The indefinite article ein, eine, ein is used for a single entity representing a class of objects, i.e. the article pertains to the class or the type of object, and not the specific object itself. For this article to be able to be posited before a noun, this noun has to be countable, seen as a single entity of which there are more, like for example the noun der Apfel (the apple). Saying for example, that you want an apple is perfectly fine, because apples are countable. But to say "a sugar" is not possible as sugar is not countable. In this case you can, like in English too, use units of measurement like a packet of, a pound or other indefinite determiners that don't suggest that the object can be counted, like etwas Zucker (some sugar). Be careful with "etwas" which can only be used to refer to nouns denoting an indefinite quantity, whereas "some" (which seems to be the "translation" of etwas) can also be used with single countable units, for example in the phrase some apples.

Let's look at the plural:

Singular Plural
der Lehrer die Lehrer
ein Lehrer ∅ Lehrer

Note that the plural of ein Lehrer is Lehrer.

Let's look at the relationship between class and object.

I. Objekt Klasse
  Singular der Lehrer ein Lehrer
  Plural die Lehrer ∅ Lehrer

Uncountables are very special nouns because they have no plural:

Example: das Öl (the oil)

II. Objekt Klasse
  Singular das Öl ∅ Öl
  Plural - -

Die Deklination der Nomen - inflection of nouns

Some basics of inflectional morphology:

Capable of »inflection« means, that a word changes its form according to its context. (For example schön, schöner, schönen, schönem etc.) Not capable of »inflection« means that words cannot change in appearance (like in, an, auf, etwa, schon, und, weil). In old German the articles didn't play such an important role. New High German adopts the articles as the main method of denoting case when referring to nouns.

I. Capable of »inflection«:

  • Artikel (determiners) like der, ein, dieser, jener
  • Nomen (nouns) like der Tag, der Fisch, der Pilz, der Stern)
  • Adjektive (adjectives) like schön, fein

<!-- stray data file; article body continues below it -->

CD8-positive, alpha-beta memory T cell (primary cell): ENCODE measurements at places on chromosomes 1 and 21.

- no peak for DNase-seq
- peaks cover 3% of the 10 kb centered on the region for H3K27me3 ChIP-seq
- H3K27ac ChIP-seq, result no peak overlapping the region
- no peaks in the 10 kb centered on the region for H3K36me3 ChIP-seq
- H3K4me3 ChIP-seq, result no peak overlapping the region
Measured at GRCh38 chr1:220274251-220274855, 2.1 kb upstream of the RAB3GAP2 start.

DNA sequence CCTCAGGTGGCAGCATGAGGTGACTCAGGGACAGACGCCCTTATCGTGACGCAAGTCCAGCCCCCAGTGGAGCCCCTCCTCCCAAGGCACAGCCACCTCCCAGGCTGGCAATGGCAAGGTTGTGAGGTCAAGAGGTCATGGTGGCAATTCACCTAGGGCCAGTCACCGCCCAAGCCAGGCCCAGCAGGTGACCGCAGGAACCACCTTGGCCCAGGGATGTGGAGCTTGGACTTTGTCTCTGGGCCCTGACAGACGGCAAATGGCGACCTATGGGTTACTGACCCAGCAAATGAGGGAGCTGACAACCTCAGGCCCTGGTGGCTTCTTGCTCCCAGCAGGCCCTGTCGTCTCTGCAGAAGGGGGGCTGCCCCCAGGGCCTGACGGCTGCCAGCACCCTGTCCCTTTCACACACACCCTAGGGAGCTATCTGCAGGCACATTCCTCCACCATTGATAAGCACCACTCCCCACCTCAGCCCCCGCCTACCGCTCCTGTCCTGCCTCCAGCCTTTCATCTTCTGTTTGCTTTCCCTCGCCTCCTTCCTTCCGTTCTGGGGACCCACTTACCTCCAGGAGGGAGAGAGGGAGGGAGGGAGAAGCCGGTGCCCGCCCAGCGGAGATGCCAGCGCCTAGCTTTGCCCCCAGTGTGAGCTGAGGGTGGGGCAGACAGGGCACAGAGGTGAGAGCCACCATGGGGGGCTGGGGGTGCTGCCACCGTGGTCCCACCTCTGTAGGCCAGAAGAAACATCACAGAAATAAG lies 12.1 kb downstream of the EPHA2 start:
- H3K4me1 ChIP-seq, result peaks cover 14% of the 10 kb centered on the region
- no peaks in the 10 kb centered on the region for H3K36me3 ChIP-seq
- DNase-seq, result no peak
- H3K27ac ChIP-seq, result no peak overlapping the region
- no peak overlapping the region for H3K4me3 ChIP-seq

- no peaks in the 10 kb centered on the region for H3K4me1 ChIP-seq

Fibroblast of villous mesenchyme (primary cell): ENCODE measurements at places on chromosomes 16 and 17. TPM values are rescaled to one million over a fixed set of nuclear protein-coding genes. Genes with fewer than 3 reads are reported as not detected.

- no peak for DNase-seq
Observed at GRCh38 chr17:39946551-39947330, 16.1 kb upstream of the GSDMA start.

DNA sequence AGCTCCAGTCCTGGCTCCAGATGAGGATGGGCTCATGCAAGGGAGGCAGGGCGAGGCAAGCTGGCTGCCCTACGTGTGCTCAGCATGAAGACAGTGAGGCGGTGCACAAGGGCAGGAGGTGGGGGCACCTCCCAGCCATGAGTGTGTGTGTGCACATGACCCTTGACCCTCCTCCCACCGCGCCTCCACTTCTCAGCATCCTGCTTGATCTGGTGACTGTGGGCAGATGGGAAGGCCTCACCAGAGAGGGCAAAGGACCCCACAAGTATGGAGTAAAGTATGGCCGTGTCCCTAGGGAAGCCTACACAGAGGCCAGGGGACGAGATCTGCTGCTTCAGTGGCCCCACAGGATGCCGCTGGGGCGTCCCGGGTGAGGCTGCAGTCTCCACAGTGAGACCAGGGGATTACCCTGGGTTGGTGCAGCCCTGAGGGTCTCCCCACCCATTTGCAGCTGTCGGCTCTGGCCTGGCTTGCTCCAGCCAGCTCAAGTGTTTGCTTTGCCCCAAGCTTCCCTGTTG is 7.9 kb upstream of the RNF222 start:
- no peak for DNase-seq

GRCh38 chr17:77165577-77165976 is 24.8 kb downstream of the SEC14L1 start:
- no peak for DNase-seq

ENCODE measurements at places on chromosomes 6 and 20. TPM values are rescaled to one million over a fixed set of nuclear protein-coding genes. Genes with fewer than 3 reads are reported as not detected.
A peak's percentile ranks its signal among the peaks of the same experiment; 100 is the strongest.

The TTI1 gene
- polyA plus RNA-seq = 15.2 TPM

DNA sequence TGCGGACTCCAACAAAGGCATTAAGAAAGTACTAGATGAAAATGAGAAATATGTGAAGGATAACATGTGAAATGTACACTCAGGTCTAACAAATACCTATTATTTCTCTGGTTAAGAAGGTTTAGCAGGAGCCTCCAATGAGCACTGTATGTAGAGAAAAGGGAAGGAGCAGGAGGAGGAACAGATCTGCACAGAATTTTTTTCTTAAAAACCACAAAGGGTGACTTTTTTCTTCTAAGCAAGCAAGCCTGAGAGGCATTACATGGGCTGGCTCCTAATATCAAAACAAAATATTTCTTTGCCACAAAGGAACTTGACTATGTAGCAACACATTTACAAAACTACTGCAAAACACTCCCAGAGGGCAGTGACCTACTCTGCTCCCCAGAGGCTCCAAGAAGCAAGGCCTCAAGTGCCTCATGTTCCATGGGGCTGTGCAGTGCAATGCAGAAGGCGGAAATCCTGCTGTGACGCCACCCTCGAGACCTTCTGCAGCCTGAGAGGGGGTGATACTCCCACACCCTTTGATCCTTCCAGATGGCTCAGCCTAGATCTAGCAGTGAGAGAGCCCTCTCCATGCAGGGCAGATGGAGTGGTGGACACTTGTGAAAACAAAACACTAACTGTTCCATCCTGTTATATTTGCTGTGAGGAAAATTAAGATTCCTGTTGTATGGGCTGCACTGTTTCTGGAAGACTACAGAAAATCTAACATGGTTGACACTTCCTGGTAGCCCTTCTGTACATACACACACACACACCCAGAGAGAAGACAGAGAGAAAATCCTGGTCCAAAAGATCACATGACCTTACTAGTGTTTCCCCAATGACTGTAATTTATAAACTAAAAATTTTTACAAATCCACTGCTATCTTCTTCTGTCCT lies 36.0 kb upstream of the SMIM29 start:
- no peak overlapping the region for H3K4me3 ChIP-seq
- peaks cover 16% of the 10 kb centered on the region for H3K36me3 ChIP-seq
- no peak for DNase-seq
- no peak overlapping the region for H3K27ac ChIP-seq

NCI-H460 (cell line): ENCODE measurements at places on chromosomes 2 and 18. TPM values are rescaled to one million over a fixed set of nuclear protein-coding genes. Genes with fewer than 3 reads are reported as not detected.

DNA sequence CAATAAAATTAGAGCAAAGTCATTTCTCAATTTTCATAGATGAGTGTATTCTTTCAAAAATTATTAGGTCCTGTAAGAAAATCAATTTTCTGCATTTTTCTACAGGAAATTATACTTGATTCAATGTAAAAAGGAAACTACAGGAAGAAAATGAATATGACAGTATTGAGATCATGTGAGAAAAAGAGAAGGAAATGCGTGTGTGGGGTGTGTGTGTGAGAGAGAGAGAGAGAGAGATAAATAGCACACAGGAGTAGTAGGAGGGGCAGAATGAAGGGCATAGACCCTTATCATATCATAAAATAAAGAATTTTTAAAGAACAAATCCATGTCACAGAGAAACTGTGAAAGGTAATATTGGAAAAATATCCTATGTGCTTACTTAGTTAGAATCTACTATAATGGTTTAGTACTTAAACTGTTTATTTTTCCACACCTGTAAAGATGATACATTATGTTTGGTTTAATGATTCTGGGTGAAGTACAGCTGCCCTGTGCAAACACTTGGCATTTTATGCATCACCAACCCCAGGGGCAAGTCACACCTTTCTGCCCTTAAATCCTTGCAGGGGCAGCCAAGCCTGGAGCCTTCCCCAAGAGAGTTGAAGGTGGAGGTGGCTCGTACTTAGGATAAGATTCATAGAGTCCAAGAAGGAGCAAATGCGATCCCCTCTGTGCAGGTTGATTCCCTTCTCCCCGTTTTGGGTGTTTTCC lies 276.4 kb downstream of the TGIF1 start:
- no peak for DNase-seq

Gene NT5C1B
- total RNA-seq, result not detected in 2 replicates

• Pronomen (pronouns) like ich, du, er, sie, es
  • Verben (verbs) like lachen, springen, spielen

II. Not capable of »inflection«:

  • Adverbien (adverbs) like gestern, da, dort
  • Präpositionen (prepositions) like in, an, auf, über, unter
  • Konjunktionen (conjunctions) like und, weil
  • Partikel (particles) like nur, schon, etwa, so

To keep in mind:

Einzahl, Latein: Singular

Mehrzahl, Latein: Plural

Geschlecht, Latein: Genus

Zahl, Anzahl, Latein: Numerus, Singular oder Plural

Infinitiv: die Grundform eines Verbs, z.B. »lachen«, the infinitive form

1. Artikelgruppe: der, männlich oder Maskulinum

Plural von Maskulinum: Maskulina

2. Artikelgruppe: die, weiblich oder Femininum

Plural von Femininum: Feminina

3. Artikelgruppe: das, sächlich oder Neutrum

Plural von Neutrum: Neutra

Nouns are substantial, contrary to verbs (words expressing a time relationship and an action) they don't contain any time label, it can be exemplified in the difference between the words »die Ladung« (noun) and »laden« (Verb). Verbs can be transformed to function as nouns by positioning an article before them (for example das Lachen) and they loose the inherent denotation of a certain limited time-span. No time-span is denoted by this noun, in fact it focuses on the auditive stimulus, not on the action.

1.1 Both plural and singular with -en, a handful, but important nouns

Example: der Affe (the monkey)

 der Affe   Nominativ Singular